Residents of one neighborhood in Northeast Dallas said speeding drivers have converted their community into a “raceway.”
Dallasites who live off of Forest Lane and Woodbridge Drive are demanding that city leaders do more to stop the cars they say are constantly racing and speeding down the road all hours of the day, especially after one man died in an accident allegedly caused by racing.
“It’s a known raceway,” Lynne Rains, who has been living in the neighborhood for over 10 years, told WFAA.
Rains said that, over the course of three months, there were at least four major crashes, one of which was fatal.
The victim was walking and talking on the phone with his mother when a speeding driver hit and killed him, according to Rains. No arrests have been made.
“His car had broken down. He was walking to an Uber, and he may have stepped off the curb, and a car hit him. The car was going an [excess of] 90 mph,” Rains said.
Other accidents were also mentioned. In one, a man was reportedly speeding down a nearby road in mid-October, crashed into a wall, and was thrown from the car.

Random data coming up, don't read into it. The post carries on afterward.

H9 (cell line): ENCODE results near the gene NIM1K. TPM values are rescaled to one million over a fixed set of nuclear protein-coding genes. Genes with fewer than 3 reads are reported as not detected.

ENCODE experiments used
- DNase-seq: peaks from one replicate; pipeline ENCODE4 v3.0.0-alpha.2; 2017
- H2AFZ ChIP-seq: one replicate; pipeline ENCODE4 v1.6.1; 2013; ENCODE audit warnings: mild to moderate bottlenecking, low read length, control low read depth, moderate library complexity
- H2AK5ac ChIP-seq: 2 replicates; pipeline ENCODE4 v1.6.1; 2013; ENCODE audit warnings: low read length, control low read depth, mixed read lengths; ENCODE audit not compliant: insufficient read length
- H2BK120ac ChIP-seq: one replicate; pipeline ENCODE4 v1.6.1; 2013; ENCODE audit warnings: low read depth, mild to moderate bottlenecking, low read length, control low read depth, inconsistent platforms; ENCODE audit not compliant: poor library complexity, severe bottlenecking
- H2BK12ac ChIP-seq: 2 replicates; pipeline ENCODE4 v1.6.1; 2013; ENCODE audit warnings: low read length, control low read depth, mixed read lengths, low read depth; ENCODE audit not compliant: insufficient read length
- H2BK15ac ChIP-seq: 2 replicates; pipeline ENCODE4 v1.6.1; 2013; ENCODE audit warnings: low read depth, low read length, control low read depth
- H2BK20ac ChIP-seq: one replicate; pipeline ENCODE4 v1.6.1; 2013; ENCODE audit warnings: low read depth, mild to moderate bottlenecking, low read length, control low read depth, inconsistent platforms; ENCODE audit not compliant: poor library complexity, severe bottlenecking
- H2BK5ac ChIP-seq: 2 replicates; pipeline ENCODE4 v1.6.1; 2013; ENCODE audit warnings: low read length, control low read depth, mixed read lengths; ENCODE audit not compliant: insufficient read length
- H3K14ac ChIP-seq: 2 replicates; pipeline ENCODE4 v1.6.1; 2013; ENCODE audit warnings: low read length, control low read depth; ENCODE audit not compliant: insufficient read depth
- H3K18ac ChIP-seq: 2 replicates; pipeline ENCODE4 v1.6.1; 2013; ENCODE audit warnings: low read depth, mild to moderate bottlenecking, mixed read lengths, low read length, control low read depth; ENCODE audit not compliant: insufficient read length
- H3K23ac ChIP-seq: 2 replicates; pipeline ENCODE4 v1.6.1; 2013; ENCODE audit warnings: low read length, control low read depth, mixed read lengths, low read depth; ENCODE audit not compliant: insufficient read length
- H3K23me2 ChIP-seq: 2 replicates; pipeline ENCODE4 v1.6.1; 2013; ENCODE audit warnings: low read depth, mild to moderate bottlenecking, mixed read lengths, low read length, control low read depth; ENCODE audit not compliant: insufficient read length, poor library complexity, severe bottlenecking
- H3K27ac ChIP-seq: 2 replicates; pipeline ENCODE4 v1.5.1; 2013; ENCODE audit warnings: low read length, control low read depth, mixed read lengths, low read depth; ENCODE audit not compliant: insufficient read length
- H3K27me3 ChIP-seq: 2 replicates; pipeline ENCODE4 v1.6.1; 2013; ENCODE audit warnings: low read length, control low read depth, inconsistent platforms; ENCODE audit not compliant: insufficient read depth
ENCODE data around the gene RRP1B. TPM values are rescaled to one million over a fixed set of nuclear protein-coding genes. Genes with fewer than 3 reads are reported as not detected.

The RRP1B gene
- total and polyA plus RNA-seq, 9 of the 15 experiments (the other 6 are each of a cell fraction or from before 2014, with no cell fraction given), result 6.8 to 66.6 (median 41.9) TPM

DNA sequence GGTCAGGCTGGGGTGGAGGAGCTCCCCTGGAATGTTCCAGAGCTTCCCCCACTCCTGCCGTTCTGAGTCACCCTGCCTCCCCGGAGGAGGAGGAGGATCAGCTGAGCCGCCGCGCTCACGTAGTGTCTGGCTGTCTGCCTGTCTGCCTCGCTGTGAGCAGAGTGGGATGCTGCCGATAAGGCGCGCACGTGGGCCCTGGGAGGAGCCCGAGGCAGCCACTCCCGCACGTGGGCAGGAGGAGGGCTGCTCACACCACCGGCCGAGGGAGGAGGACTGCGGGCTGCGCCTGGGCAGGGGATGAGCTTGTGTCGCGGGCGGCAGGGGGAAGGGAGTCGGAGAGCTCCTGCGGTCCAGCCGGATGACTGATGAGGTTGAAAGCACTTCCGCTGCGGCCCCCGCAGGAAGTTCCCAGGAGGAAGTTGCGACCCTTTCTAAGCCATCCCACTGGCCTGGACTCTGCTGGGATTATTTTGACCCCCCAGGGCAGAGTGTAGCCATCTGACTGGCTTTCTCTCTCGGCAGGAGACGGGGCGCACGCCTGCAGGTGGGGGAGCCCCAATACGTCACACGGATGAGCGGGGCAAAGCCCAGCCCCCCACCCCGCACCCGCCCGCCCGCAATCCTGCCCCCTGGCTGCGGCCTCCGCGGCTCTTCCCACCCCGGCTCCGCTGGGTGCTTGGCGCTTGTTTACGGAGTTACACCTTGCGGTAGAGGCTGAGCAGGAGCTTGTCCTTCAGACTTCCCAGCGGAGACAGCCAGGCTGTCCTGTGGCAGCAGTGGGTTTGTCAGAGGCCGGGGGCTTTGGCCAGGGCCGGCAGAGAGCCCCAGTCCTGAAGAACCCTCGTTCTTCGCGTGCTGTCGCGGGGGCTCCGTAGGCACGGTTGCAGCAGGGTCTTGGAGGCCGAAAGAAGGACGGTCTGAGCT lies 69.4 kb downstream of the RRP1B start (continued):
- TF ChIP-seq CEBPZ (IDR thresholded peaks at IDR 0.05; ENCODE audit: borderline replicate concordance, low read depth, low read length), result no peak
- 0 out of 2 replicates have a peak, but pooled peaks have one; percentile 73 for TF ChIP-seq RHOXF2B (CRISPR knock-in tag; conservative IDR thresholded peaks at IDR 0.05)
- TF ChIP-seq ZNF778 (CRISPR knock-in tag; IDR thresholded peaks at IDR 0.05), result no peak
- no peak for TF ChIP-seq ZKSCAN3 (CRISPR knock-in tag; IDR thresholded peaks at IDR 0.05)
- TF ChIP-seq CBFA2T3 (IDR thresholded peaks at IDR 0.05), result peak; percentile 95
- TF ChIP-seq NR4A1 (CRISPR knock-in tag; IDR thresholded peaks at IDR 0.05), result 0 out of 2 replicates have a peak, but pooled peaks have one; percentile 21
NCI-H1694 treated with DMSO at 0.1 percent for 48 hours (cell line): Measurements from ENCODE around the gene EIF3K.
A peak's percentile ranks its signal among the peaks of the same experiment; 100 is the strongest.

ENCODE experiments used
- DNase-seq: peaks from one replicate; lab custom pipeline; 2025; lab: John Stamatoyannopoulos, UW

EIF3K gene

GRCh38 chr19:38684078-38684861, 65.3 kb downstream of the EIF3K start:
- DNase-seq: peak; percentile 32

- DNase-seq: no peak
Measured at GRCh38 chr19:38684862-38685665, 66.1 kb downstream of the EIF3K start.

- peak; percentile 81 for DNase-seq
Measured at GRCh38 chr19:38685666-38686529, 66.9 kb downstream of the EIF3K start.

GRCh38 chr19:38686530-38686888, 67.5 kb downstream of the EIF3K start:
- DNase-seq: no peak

While city officials put up a flashing sign saying “slow down,” residents said that is not enough to stop speeding drivers.
“We need help. Safety is first with all the bus stops and the speeding cars. It’s terrifying to think of what can happen,” said Rains.
Residents of the area have even been forced to use their own money to fix brick walls damaged from crashes, WFAA reported.
Dallas has the second-highest traffic fatality rate among the 15 most populated U.S. cities, reaching 14 deaths per 100,000 people. Fort Worth ranks fourth.
City council created a task force to help reduce these fatalities in 2019, but the problem has only worsened in the three years since — Dallas had the fifth-highest rate of traffic fatalities when the task force was formed.
Alongside the issue comes an increase in many other categories of crime, especially auto-related offenses like thefts of motor vehicles and motor vehicle parts, as previously reported in The Dallas Express.
According to the downloadable data set made available by the City of Dallas Open Data website, 295 hazardous traffic violations were reported in December alone, a 17% increase over the same month the previous year.
It remains to be seen whether city leaders will get such car-related crimes under control to ensure the safety of Dallas’ pedestrians and motorists alike.